Linear and Binary Search in JavaScript
Steph May 16 '18 Updated on May 19, 2018 ・3 min read
This week I started reading Grokking's Algorithms, an illustrated guide for programmers and other curious people. So far it's a fantastic read  full of practical examples with fun drawings to explain technical concepts in understandable ways. Code examples in the book are written in Python. I'm primarily a JavaScript developer, so I thought I'd work my way through the book and show you my JavaScript code.
Searching through Arrays
You're searching for something in a list. You aren't sure if it is actually in the list, but if it is, you'd like to know where it is. In this case we have a rainbow and we are looking for a specific color.
var rainbow = ["red", "orange", "yellow", "green", "blue", "indigo", "violet"];
The Easy Bad Linear Way
You may be thinking, "Easy! I'll just loop through each element of the array and return the match!" This works, and is called a linear search.
function linearSearch(arr, elToFind) {
for (var i=0; i<arr.length; i++) {
if (arr[i] == elToFind) {
return i;
}
} return null;
}
linearSearch(rainbow, "green"); // returns 3
linearSearch(rainbow, "white"); // returns null
Buttttttt, (and the size of this but is dependent on the size of your data set) there's a performance tradeoff here. You have to loop through every single element to find out that yours isn't part of the array. When we are only talking 7 colors, this is nbd but what if we were going through an array of thousands or millions of records? Forget it.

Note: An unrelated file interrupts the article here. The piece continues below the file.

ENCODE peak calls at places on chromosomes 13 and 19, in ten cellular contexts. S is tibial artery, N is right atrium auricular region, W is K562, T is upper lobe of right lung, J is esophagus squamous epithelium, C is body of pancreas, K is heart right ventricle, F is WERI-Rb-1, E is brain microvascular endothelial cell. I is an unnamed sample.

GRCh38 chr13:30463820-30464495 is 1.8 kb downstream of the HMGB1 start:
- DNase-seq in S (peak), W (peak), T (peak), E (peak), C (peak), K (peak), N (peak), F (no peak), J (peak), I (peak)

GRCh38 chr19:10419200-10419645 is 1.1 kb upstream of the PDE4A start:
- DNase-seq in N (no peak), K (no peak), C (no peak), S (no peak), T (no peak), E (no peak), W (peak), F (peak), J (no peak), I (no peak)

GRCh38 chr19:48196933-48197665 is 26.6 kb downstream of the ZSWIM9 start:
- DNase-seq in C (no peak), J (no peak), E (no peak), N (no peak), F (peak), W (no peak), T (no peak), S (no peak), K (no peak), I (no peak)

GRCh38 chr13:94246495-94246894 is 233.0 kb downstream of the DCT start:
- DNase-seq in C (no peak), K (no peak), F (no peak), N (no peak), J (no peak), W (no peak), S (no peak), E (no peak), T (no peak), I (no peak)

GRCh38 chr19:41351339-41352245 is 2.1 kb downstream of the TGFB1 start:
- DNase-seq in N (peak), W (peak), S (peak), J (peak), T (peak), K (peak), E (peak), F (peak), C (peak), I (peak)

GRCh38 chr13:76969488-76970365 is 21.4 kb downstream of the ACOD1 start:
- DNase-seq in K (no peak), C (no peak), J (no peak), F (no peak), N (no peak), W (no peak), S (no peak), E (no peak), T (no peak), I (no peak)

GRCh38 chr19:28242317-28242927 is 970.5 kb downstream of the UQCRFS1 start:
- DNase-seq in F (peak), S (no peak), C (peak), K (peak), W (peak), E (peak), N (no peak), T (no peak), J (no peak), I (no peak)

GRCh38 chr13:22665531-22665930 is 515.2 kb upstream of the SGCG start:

Binary Search
A binary search takes in a sorted array and looks for a specific element. If the element is present in the array, the search returns the index of the element; otherwise it returns null. Because the array has already been sorted, the search can compare the target search element to the element in the middle of the array, eliminating half the search range at a time. Think of it as a game of hottercolder.
Retrying the Rainbow Example with Binary Search
You and I understand the ROY G. BIV ordering of the aforementioned rainbow, but your browser didn't go to Kindergarten. In order to perform a binary search on the rainbow, it needs to be (alphabetically) sorted. Luckily, we have JavaScript's built in sort method for arrays.
var rainbow = ["red", "orange", "yellow", "green", "blue", "indigo", "violet"];
var sortedRainbow = rainbow.sort();
// returns ["blue", "green", "indigo", "orange", "red", "violet", "yellow"];
Great! Now we have something we can pass a to binary search.
function binarySearch(sortedArray, elToFind) {
var lowIndex = 0;
var highIndex = sortedArray.length  1;
while (lowIndex <= highIndex) {
var midIndex = Math.floor((lowIndex + highIndex) / 2);
if (sortedArray[midIndex] == elToFind) {
return midIndex;
} else if (sortedArray[midIndex] < elToFind) {
lowIndex = midIndex + 1;
} else {
highIndex = midIndex  1;
}
} return null;
}
var sortedRainbow = ["blue", "green", "indigo", "orange", "red", "violet", "yellow"];
binarySearch(sortedRainbow, "green"); // returns 1
binarySearch(sortedRainbow, "white") // returns null
Okay, that was a lot. Or maybe you're a search whiz and you completely understood that. Let's take the binary search line by line.

The binarySearch function takes in a sortedArray and an element you are searching for (elToFind).
 During the search, you'll be keeping track of the range you are searching through with a starting lowIndex of 0 and a starting highIndex of the number of elements in the sorted array. At the start of the search, the range will span the entire array.

the while loop executes until the search has been narrowed to one element
 to find the index of the element between the lowIndex and the highIndex, average these two value (Note: use Math.floor to round this value down because the midIndex must be an integer)
 if you've found the element, return the index
 if the current element is less than (alphabetically before) the element you're searching for, increase the lowIndex to one more than the midIndex